Thursday March 19, 2009
On March 12, 2009, seven boxes of used children’s books were sent to a library in Costa Rica.
At Canton Junior-Senior High School, Mrs. Amy Martell’s Spanish classes have been corresponding with Josh Kagan, a Peace Corps volunteer, during this school year. Josh has written about the culture, climate, life, and needs of the students and families in his rural village in Costa Rica.
Students have learned the following: what a typical day is like near San Isidro, what it is like during the rainy season when a house almost fell into the river, that kids had never played Frisbee or Baseball before Josh got there, how they were using donated materials, and when they held a sports camp.
Josh and CHS classes have been corresponding through a program called Worldwise schools. This program enables local classes to virtually “travel” to other countries to learn about cultural differences and similarities. This two-year exchange enables U.S. students to learn about cultures with the letters and emails from Peace Corps Volunteers living in those countries. Students see pictures, learn geography, explore environmental differences, and expand their knowledge of distant places.
In the past few years, classes have written to volunteers in South America, but this year they have been paired with Costa Rica. Josh, who worked as a public defender for sixteen months after becoming a lawyer, decided to join the Peace Corps and enhance his language skills and entrepreneurial and micro-business experiences. Nina Wilcox said, “It is very interesting to learn about different cultures and experiences.”
Brittney Lupold was surprised that women who attended a fitness group, started by Josh, did not have sneakers to exercise in. “It is interesting to see how different things are. We go to a big gym to work out with all the high tech equipment while those women didn’t have shoes to work out in.” Josh wrote that he collected donated sneakers while home for vacations in December. Students have been learning much about the differences between city and rural life in Costa Rica. The comparisons are quite distinct.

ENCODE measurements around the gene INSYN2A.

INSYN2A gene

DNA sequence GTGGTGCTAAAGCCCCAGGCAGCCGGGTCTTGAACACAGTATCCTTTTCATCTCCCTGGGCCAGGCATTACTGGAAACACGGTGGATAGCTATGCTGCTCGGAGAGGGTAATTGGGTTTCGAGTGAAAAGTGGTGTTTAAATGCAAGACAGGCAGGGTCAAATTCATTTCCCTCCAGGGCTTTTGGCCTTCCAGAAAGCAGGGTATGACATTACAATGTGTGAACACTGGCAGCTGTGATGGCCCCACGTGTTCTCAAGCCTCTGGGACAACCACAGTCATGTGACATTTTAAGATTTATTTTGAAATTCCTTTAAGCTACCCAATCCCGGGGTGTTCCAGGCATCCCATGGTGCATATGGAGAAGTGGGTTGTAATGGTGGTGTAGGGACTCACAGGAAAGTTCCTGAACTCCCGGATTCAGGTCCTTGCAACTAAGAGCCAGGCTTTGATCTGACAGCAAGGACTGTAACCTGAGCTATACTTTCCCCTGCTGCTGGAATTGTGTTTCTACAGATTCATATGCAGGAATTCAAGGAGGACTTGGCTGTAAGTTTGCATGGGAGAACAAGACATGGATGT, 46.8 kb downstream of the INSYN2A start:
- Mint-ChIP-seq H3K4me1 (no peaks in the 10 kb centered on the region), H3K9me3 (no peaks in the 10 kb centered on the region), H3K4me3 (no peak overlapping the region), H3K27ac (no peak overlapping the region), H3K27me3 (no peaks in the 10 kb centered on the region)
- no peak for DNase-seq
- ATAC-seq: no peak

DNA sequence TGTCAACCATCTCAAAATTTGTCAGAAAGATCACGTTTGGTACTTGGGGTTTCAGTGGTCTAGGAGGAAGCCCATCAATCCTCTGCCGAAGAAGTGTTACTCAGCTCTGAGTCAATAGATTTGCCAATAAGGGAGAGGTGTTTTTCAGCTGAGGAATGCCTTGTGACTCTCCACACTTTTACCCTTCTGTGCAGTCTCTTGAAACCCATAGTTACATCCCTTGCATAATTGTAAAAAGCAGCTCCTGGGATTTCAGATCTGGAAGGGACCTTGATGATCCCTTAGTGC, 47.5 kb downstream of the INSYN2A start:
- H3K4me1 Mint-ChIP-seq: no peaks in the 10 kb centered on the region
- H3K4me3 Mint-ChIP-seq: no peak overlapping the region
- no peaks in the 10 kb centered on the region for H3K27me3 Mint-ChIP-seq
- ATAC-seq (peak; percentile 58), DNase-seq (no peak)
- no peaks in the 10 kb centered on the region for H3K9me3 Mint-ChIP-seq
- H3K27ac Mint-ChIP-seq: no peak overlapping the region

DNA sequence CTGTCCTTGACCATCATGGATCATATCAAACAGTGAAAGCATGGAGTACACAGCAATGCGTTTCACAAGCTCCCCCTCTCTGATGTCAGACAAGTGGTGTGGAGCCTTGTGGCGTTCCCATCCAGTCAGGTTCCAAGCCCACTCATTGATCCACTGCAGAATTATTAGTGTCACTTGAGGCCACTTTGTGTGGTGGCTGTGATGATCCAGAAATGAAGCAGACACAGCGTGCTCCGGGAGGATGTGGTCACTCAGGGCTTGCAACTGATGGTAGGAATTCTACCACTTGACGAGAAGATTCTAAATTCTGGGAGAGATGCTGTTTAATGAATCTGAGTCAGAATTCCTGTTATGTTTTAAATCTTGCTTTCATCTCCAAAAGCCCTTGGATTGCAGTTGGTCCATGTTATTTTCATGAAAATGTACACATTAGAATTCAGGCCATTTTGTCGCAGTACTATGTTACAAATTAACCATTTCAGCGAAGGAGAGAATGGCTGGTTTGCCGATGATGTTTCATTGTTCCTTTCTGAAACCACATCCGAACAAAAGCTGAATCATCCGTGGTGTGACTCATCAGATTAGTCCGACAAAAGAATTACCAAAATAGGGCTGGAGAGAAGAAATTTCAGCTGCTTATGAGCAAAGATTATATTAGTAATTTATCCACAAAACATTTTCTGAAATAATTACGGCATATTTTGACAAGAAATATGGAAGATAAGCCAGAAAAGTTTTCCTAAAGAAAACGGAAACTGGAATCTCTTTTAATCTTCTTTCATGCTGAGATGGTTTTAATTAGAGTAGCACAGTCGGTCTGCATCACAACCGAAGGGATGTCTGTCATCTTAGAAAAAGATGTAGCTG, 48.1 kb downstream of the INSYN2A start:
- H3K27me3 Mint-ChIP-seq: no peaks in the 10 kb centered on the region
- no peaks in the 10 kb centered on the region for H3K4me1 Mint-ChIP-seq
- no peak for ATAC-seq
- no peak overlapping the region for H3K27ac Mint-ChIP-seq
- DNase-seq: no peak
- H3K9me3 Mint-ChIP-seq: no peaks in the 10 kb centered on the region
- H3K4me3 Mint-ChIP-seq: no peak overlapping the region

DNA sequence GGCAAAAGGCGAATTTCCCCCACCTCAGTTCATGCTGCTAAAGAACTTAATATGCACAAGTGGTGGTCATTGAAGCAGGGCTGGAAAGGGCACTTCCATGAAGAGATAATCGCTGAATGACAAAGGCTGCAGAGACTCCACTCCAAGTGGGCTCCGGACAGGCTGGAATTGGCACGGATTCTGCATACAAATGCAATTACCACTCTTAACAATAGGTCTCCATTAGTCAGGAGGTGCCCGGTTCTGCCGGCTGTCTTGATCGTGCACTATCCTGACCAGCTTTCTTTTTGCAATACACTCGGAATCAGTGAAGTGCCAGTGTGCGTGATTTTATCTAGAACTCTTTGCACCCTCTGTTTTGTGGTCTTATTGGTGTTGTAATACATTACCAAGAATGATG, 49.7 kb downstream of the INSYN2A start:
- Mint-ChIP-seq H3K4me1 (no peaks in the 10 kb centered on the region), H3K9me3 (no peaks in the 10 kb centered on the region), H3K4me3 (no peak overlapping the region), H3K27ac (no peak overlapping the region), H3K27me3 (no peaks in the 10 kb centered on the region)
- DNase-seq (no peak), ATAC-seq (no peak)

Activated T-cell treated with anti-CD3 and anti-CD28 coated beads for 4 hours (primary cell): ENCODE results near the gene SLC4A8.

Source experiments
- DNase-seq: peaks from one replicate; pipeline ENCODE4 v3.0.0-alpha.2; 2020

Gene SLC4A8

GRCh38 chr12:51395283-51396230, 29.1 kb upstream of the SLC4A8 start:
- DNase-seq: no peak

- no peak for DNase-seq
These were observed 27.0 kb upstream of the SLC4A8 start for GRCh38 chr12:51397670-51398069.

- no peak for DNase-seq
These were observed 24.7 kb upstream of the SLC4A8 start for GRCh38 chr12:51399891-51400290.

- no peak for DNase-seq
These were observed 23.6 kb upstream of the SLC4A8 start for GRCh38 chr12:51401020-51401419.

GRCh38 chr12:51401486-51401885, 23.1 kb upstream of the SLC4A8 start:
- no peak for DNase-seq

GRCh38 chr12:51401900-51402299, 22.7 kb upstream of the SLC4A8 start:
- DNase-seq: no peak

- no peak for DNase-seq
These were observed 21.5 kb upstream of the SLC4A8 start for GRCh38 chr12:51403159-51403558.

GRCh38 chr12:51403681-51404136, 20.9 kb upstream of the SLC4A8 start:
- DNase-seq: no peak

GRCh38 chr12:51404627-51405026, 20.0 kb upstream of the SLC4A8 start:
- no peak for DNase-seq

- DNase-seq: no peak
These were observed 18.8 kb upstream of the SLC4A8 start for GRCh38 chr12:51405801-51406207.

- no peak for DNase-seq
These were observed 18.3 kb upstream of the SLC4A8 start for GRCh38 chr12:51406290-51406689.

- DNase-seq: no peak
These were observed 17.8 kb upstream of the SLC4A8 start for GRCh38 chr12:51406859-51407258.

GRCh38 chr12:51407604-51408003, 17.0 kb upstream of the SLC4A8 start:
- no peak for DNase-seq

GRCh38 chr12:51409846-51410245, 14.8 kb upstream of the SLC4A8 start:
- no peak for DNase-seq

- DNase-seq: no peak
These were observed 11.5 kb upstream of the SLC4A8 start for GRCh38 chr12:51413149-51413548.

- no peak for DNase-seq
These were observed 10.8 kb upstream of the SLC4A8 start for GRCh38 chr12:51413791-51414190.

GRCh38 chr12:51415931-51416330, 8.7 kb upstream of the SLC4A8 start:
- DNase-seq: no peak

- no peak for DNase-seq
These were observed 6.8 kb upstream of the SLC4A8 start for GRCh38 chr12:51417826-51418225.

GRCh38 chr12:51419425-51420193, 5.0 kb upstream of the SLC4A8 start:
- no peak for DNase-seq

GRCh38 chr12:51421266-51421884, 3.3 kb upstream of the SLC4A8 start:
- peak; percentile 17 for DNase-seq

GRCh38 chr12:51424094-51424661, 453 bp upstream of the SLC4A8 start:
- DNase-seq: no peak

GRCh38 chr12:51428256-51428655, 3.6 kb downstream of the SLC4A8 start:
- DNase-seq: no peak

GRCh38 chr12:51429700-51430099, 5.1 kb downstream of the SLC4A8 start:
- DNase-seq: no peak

Currently, Josh teaches a high school business course in the local high school as well as English classes that focus on conversation and pronunciation. He is working to teach the teachers to embed programs that will enable the villagers to continue these classes when his two-year term is over. He wants to start a story hour, book club, and reading group in the town for different reading levels. The goal would be to encourage reading. Now, he tells students, nobody reads for fun. It is impossible to read when there are no books to be read. The only library is in the elementary school, and they only have ten books that can be checked out. Most of those books are thirty years old and have been read by the 250 people in the town.
Mrs. Martell’s students decided to donate their books to the Costa Rican library in hopes that more students could read these books.
Mrs. Martell has been ordering $1.00 books through Scholastic since 1996. Each year in a class set of thirty there would be five to ten left over or unclaimed books. This year her students decided that instead of taking one of the books for themselves they would rather send their ‘used’ books to the village that they had been corresponding to, and and that is how the book donation idea was born. Jessy Lepper commented, “It was suprising to me to find out that they didn’t have many books to read and what they had was mostly children’s picture books.”
The book closet was opened, and the book drive began! “After filling three boxes, the students were energized,” claimed Amy Martell, “These students will learn to be global citizens by giving back to Costa Rican students who they have never met.”
In the collection, there were several versions of the Escaliofrios (Goosebumps) books that students have read through the years as well as several Junie B. Jones books (en Español). Spanish student Coleen Cole stated, “I am glad to help send books to Costa Rica so others can use them to learn to read.”
Becca McMurray added, “It feels great to be doing something for people living in another country, and reading is important in every country.” Saxie Ragan commented, “It is great to be a part of this.” Jenelle Segur commented, “It makes me feel greatful that we can easily get books if we want them.”
The classes are excited to get word that the boxes have arrived and find out if the Costa Rican students like them. “I am sure this will open up the door for pen pals as my students can’t wait to find out which books they read and what they thought about them,” stated Amy Martell. “My students grew up reading Junie B. Jones and Goosebumps; they can’t wait for other students to read some of their childhood favorites.”
If you would like to order Spanish books you may visit the online site: www.scholastic.com/parentordering
class user name: amartell password: spanish